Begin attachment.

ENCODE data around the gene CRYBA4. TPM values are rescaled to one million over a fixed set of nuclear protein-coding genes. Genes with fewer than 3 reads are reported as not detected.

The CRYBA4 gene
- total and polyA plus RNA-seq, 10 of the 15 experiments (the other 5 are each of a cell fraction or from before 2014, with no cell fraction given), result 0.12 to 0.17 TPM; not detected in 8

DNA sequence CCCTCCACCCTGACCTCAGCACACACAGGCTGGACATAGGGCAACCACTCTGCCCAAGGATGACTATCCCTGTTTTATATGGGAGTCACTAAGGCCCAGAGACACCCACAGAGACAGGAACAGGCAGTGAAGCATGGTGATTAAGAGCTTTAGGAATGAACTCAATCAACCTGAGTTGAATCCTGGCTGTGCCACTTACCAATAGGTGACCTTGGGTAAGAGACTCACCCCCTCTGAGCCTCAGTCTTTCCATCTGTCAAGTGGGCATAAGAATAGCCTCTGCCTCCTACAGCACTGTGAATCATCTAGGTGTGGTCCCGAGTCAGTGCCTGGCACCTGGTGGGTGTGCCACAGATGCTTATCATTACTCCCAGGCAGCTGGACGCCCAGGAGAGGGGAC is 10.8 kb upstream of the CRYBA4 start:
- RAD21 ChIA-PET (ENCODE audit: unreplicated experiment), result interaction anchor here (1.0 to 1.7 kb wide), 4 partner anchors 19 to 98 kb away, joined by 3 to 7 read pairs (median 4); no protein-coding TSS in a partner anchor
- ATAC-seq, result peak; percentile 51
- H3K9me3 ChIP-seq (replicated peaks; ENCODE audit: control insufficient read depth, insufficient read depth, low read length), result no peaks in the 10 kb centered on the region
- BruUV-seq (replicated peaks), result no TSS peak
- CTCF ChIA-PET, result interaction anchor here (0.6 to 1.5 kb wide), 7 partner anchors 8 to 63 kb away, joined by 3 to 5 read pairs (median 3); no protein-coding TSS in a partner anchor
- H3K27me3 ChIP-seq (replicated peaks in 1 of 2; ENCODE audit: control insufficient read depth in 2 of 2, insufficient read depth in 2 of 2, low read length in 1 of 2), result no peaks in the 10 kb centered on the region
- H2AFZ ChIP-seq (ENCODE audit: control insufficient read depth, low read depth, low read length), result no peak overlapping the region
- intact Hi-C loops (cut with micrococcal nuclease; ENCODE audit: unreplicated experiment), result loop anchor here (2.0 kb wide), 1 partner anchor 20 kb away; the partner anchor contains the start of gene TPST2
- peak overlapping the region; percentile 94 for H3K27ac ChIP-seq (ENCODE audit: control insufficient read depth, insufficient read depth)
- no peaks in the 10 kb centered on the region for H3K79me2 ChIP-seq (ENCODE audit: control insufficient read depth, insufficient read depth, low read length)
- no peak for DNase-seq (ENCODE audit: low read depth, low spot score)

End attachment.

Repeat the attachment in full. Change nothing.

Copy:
ENCODE data around the gene CRYBA4. TPM values are rescaled to one million over a fixed set of nuclear protein-coding genes. Genes with fewer than 3 reads are reported as not detected.

The CRYBA4 gene
- total and polyA plus RNA-seq, 10 of the 15 experiments (the other 5 are each of a cell fraction or from before 2014, with no cell fraction given), result 0.12 to 0.17 TPM; not detected in 8

DNA sequence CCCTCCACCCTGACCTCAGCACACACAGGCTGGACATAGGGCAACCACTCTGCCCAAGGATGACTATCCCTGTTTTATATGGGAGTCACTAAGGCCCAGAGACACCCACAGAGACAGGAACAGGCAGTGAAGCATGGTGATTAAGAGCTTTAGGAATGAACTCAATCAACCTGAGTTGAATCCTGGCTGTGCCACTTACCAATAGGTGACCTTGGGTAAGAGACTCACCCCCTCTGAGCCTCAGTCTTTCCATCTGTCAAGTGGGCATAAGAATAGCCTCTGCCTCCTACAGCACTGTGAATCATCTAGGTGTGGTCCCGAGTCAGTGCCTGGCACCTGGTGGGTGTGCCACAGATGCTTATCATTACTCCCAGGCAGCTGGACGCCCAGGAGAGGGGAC is 10.8 kb upstream of the CRYBA4 start:
- RAD21 ChIA-PET (ENCODE audit: unreplicated experiment), result interaction anchor here (1.0 to 1.7 kb wide), 4 partner anchors 19 to 98 kb away, joined by 3 to 7 read pairs (median 4); no protein-coding TSS in a partner anchor
- ATAC-seq, result peak; percentile 51
- H3K9me3 ChIP-seq (replicated peaks; ENCODE audit: control insufficient read depth, insufficient read depth, low read length), result no peaks in the 10 kb centered on the region
- BruUV-seq (replicated peaks), result no TSS peak
- CTCF ChIA-PET, result interaction anchor here (0.6 to 1.5 kb wide), 7 partner anchors 8 to 63 kb away, joined by 3 to 5 read pairs (median 3); no protein-coding TSS in a partner anchor
- H3K27me3 ChIP-seq (replicated peaks in 1 of 2; ENCODE audit: control insufficient read depth in 2 of 2, insufficient read depth in 2 of 2, low read length in 1 of 2), result no peaks in the 10 kb centered on the region
- H2AFZ ChIP-seq (ENCODE audit: control insufficient read depth, low read depth, low read length), result no peak overlapping the region
- intact Hi-C loops (cut with micrococcal nuclease; ENCODE audit: unreplicated experiment), result loop anchor here (2.0 kb wide), 1 partner anchor 20 kb away; the partner anchor contains the start of gene TPST2
- peak overlapping the region; percentile 94 for H3K27ac ChIP-seq (ENCODE audit: control insufficient read depth, insufficient read depth)
- no peaks in the 10 kb centered on the region for H3K79me2 ChIP-seq (ENCODE audit: control insufficient read depth, insufficient read depth, low read length)
- no peak for DNase-seq (ENCODE audit: low read depth, low spot score)